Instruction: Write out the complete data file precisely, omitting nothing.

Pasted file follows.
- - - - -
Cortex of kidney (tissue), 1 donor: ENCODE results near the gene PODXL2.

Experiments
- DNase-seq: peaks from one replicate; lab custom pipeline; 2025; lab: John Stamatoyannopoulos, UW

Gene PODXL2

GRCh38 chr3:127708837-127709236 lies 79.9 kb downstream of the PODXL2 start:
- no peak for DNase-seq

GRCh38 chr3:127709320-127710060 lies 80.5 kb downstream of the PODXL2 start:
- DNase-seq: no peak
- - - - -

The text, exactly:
Cortex of kidney (tissue), 1 donor: ENCODE results near the gene PODXL2.

Experiments
- DNase-seq: peaks from one replicate; lab custom pipeline; 2025; lab: John Stamatoyannopoulos, UW

Gene PODXL2

GRCh38 chr3:127708837-127709236 lies 79.9 kb downstream of the PODXL2 start:
- no peak for DNase-seq

GRCh38 chr3:127709320-127710060 lies 80.5 kb downstream of the PODXL2 start:
- DNase-seq: no peak